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Alcorn v. George Mason Mortgage, LLC

United States District Court, D. Maryland

June 23, 2016

KRIS ALCORN, et. al., Plaintiffs,
v.
GEORGE MASON MORTGAGE, LLC, Defendant.

          MEMORANDUM OPINION

          RICHARD D. BENNETT, District Judge.

         Plaintiffs Kris Alcorn ("Alcorn") and Christian Cartwright ("Cartwright") (collectively, "Plaintiffs") bring this putative class action against Defendant George Mason Mortgage, LLC ("George Mason"), alleging violations of the Fair Labor Standards Act, 29 U.S.C. § 201, et seq. ("FLSA").[1] Specifically, Alcorn and Cartwright claim that George Mason failed to pay them and their similarly situated co-workers any overtime wages in violation of federal law.

         Pending before this Court are Defendant's Motion to Dismiss (ECF No. 3); Plaintiffs' Motion for Leave to File an Amended Complaint (ECF No. 8); and Defendant's Motion for Leave to File Sur-Reply (ECF No. 22). The parties' submissions have been reviewed and no hearing is necessary. See Local Rule 105.6 (D. Md. 2014). For the following reasons, Defendant's Motion to Dismiss (ECF No. 3) is MOOT;[2] Plaintiffs' Motion for Leave to File an Amended Complaint (ECF No. 8) is GRANTED; and Defendant's Motion for Leave to File Sur-Reply (ECF No. 22) is DENIED.

         BACKGROUND

         This Court accepts as true the facts alleged in the plaintiffs' complaint. See Aziz v. Alcolac, Inc., 658 F.3d 388, 390 (4th Cir. 2011).

         Alcorn and Cartwright worked as Mortgage Loan Officers ("MLOs") at George Mason in Frederick, Maryland from about April 2012 to March 2013 and March 2012 to August 2013, respectively. Compl. ¶¶ 10, 14. An MLO's job duties include making cold calls to prospective borrowers, informing prospective borrowers about George Mason's loan products, and obtaining supporting documents for loan applications. Id. ¶ 28. George Mason did not record MLOs' employment hours. Id. ¶ 35. The company regularly required MLOs to work over forty hours per week, but never paid its MLOs overtime wages. Id. ¶¶ 24-25. Instead, George Mason paid its MLOs a flat, monthly salary drawn from their commission earnings. Id. ¶ 26.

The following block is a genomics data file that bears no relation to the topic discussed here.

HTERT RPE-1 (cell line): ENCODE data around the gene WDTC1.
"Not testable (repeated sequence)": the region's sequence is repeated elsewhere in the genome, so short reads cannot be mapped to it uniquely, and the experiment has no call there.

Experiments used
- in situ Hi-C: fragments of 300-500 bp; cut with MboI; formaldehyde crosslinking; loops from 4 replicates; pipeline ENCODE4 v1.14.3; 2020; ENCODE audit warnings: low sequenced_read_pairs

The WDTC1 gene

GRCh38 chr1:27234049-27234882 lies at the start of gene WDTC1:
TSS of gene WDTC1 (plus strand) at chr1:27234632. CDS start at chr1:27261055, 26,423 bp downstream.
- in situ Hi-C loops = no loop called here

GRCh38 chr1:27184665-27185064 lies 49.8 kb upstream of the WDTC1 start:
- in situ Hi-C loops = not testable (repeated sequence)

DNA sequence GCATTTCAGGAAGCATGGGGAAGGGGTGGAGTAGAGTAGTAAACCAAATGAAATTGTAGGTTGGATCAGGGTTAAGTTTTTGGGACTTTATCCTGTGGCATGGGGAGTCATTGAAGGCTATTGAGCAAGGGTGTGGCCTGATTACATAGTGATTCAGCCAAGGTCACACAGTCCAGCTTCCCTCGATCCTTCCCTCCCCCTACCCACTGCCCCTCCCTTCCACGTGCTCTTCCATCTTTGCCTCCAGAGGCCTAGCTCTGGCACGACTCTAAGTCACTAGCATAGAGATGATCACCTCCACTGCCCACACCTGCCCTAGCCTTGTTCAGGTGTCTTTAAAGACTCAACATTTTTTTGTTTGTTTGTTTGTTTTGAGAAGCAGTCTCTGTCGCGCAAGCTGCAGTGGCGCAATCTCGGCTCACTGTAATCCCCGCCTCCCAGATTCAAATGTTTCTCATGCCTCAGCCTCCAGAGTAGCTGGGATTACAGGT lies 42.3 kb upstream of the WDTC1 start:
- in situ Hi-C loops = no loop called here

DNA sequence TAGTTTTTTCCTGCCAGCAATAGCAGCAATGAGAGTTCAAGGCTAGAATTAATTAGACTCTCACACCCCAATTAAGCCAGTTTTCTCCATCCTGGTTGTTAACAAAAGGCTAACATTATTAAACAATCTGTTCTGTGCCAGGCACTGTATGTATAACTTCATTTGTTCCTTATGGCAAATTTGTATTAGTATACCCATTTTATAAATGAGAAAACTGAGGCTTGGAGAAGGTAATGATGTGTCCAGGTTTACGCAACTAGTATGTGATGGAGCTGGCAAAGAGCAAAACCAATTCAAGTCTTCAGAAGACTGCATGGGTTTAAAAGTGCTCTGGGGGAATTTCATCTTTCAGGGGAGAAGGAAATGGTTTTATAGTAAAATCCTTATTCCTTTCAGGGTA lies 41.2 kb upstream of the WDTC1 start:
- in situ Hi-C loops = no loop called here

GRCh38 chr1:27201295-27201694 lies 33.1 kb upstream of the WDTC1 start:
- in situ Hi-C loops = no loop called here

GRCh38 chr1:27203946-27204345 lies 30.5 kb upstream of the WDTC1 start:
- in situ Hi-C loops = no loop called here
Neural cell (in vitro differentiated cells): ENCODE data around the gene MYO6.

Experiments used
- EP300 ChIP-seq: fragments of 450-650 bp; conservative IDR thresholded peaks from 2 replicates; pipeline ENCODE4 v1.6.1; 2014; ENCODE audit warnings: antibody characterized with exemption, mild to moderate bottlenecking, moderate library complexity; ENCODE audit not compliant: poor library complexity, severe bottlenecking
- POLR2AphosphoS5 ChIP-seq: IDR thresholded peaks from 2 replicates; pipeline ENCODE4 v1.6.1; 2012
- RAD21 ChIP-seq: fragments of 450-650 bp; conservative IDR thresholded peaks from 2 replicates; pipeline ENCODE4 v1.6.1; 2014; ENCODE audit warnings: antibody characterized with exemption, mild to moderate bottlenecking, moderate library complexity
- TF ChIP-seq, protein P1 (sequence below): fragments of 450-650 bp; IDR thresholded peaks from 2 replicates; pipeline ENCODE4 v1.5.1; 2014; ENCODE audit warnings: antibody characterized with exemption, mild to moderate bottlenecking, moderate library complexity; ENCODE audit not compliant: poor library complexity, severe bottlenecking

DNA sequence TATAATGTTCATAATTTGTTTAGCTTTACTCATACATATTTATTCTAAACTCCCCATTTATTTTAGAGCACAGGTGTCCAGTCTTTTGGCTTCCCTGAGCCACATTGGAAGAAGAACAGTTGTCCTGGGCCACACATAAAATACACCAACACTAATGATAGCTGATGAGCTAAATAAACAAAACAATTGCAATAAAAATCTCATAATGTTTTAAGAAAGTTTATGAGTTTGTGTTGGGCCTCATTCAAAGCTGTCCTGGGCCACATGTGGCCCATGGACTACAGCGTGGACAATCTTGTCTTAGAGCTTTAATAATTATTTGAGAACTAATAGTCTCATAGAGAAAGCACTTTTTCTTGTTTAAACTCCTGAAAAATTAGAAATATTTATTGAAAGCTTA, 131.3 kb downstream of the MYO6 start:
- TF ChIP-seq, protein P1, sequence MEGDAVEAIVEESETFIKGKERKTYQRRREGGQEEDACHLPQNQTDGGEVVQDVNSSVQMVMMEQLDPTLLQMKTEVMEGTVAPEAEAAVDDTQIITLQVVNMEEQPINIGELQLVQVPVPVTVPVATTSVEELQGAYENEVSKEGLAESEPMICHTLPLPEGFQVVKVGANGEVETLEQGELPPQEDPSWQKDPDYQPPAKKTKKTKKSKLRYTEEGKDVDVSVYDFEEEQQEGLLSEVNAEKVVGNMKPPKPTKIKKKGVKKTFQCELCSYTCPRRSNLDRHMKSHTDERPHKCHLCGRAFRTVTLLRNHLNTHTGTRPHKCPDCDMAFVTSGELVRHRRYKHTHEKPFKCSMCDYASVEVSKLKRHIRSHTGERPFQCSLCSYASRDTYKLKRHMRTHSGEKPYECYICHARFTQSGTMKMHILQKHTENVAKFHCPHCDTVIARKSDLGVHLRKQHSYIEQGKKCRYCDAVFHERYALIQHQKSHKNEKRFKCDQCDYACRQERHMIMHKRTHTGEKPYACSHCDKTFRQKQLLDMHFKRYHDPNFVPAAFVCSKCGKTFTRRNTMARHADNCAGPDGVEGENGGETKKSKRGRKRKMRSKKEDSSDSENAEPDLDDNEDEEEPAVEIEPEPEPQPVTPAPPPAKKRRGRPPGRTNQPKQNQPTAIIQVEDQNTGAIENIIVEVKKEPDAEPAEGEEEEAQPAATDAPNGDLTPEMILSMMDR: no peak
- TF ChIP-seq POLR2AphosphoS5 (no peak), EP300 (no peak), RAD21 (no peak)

On September 15, 2015, over two years after each plaintiff ceased employment at George Mason, Plaintiffs filed the present action against George Mason, alleging a violation of the Fair Labor Standards Act, 29 U.S.C. § 201, et seq. ("FLSA"). George Mason subsequently moved to dismiss (ECF No. 3) pursuant to Rule 12(b)(6) of the Federal Rules of Civil Procedure. In relevant part, George Mason argues that Alcorn and Cartwright's Complaint should be dismissed because (1) they have failed to meet the FLSA's two-year statute of limitations; (2) they have failed to allege facts sufficient to establish that George Mason willfully violated the FLSA, and therefore the FLSA's three-year statute of limitations provision does not apply to their claims; and (3) Plaintiffs have failed to allege that they worked overtime. Alcorn and Cartwright subsequently filed a Motion for Leave to File an Amended Complaint (ECF No. 8) and attached a proposed Amended Complaint (ECF No. 8-1). George Mason opposes Plaintiff's Motion, arguing that the proposed Amended Complaint would be futile because it would be subject to dismissal under Rule 12(b)(6) for substantially the same reasons discussed in its Motion to Dismiss.[3] See Def.'s Resp. Opp'n, ECF No. 14. This Court notes that, in opposing Plaintiff's Amended Complaint, Defendant appears to have abandoned its argument that Plaintiffs failed to allege sufficiently any overtime hours worked. As such, this Court will focus solely on Defendant's arguments with respect to the FLSA statutes of limitations.